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Ready to take risks but substantiate the idea: Volkswagen's Maletz @ Goafest 2016

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Ready to take risks but substantiate the idea: Volkswagen's Maletz @ Goafest 2016

The first day of Goafest 2016 saw industry stalwarts from the client side speak on ‘What agencies can do better’, a highly relevant topic considering the fragmented nature of today’s agency ecosystem and mounting pressure of business conditions that are changing rapidly.

Oliver Maletz, Head of Connections Planning, Media and International Communication at Volkswagen, AG, was one of the speakers and he reiterated the importance of adapting to the changing business conditions throughout his presentation. “Deliver a meaningful value to a meaningful number of people” was his constant refrain to the audience as well as agency partners. He called the current era an “age of collaboration” and noted that agencies have the necessary resources, especially the youth who will come up with disruptive innovations.

“Put egos and P&L aside. If our business grows so will yours. With the devices available today there are so many opportunities,” he said.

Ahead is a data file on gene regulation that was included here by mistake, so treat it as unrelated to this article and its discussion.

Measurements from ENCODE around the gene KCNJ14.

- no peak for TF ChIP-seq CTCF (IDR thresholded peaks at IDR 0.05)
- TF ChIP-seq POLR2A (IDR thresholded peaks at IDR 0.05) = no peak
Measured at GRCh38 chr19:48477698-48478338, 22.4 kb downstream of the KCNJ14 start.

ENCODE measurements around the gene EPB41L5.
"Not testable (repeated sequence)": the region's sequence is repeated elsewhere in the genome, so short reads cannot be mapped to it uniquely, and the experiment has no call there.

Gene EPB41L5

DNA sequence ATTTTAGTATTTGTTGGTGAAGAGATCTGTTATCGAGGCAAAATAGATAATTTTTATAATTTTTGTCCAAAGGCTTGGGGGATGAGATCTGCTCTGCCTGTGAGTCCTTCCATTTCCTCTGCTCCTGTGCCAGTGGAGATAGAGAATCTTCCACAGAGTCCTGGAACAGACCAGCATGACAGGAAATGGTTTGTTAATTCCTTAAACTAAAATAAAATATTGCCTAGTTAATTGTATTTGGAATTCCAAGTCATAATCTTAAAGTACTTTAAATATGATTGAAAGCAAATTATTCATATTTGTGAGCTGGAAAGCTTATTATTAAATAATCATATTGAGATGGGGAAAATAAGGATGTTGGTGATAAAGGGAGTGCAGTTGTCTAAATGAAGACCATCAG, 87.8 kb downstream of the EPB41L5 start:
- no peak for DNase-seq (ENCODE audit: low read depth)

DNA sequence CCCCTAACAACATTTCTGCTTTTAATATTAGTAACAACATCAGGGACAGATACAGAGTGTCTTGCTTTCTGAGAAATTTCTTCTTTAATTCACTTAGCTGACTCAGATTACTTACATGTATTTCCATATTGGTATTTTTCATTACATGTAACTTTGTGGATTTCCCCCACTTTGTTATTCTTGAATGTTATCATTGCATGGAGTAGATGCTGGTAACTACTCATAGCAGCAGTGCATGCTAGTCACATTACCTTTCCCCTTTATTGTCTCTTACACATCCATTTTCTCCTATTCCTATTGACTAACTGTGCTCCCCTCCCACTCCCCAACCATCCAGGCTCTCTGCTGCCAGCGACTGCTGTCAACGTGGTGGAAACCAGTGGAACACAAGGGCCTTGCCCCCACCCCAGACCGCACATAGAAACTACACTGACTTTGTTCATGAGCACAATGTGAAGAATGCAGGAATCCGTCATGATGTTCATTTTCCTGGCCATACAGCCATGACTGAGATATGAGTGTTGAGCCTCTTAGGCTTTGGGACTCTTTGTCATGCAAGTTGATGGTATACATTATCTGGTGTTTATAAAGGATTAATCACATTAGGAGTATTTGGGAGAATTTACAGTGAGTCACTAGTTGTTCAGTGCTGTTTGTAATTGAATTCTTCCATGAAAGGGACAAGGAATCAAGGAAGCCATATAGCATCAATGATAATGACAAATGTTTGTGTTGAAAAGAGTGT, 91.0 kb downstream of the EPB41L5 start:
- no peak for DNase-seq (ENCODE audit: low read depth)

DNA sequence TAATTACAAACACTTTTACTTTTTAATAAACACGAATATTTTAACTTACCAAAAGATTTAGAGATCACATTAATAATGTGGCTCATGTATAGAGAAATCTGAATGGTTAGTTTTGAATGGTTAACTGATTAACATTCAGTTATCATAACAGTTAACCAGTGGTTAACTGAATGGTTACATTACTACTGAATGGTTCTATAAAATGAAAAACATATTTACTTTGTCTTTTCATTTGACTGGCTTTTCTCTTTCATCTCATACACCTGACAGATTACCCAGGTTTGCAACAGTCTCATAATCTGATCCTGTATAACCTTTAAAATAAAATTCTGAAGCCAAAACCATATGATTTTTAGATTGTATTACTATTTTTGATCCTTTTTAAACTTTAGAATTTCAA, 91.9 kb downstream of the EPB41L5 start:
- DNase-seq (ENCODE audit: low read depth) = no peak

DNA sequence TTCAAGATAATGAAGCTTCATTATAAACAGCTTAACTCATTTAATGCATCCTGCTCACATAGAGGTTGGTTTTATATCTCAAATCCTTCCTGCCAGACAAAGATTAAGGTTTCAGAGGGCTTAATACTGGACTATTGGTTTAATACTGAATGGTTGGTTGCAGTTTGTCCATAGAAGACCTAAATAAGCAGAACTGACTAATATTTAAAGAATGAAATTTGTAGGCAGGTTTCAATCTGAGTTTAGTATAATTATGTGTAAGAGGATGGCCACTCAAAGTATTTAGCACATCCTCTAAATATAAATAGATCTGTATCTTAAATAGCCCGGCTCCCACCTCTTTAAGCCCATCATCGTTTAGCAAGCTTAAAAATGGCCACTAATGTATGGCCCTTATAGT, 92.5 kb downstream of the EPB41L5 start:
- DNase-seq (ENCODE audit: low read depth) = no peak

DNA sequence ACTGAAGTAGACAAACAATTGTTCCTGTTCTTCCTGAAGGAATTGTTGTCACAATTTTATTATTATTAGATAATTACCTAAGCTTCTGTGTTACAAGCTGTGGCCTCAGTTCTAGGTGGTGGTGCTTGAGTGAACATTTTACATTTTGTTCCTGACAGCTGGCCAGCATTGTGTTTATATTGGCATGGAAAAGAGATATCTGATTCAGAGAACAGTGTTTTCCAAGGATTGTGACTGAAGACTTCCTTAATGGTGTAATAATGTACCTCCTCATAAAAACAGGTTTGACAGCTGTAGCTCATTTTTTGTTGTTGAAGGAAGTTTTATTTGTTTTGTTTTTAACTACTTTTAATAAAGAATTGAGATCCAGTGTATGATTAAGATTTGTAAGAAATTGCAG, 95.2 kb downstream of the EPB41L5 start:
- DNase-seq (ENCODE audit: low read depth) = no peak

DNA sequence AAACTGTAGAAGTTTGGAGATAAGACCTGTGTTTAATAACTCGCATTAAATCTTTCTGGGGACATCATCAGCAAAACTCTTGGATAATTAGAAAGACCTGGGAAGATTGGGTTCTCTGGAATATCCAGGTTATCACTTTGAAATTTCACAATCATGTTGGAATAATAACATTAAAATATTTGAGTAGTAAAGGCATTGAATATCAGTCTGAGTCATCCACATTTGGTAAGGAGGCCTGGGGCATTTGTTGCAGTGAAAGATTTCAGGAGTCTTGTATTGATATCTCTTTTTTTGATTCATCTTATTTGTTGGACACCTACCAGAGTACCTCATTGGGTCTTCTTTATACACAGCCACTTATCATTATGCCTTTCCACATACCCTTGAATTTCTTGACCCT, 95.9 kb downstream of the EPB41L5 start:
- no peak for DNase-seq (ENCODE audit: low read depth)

However, he also cautioned against falling into the trap of innovations that are just done for the sake of being ‘innovative’. On the topic of innovation and risks, he said, “You have to come up to us and get the risk substantiated. We (clients) are ready to take risks but you need to give us substantial business cases along with facts and figures. We also have to sell it up the food chain. If it does not move KPI and the business model then it has no value.”

Maletz gave an example from the past when a supposed rule was that a good client would never get fired for running a TV ad. “Today, you might,” he pointed out. Giving another example about the importance of innovating responsibly, he spoke of Henry Ford. “He (Henry Ford) said, “If I wanted to give people what they wanted I would have got them a faster horse.” People did not know they needed a car,” he said, admitting that it is not always necessary to just give customers what they want.

One point that he urged agencies to consider was to stop selling ideas to clients. “If you have a good idea, prove it to us. It has to work to our P&L. This builds trust. The more you try to sell us services we don’t need, the more there is loss of trust. The more you make meaningful ideas, you earn our respect,” he said.

Giving the example of marketing in the 50’s, he noted that in that era, marketing was all about selling a product but the world has moved away from it.

“Clients want business partners. There are so many types of agencies out there with so much talent constantly thinking about us; more than we do ourselves. If you keep the business partnership mindset in place, the rest (processes, trust, etc.) will fall into place,” he signed off.

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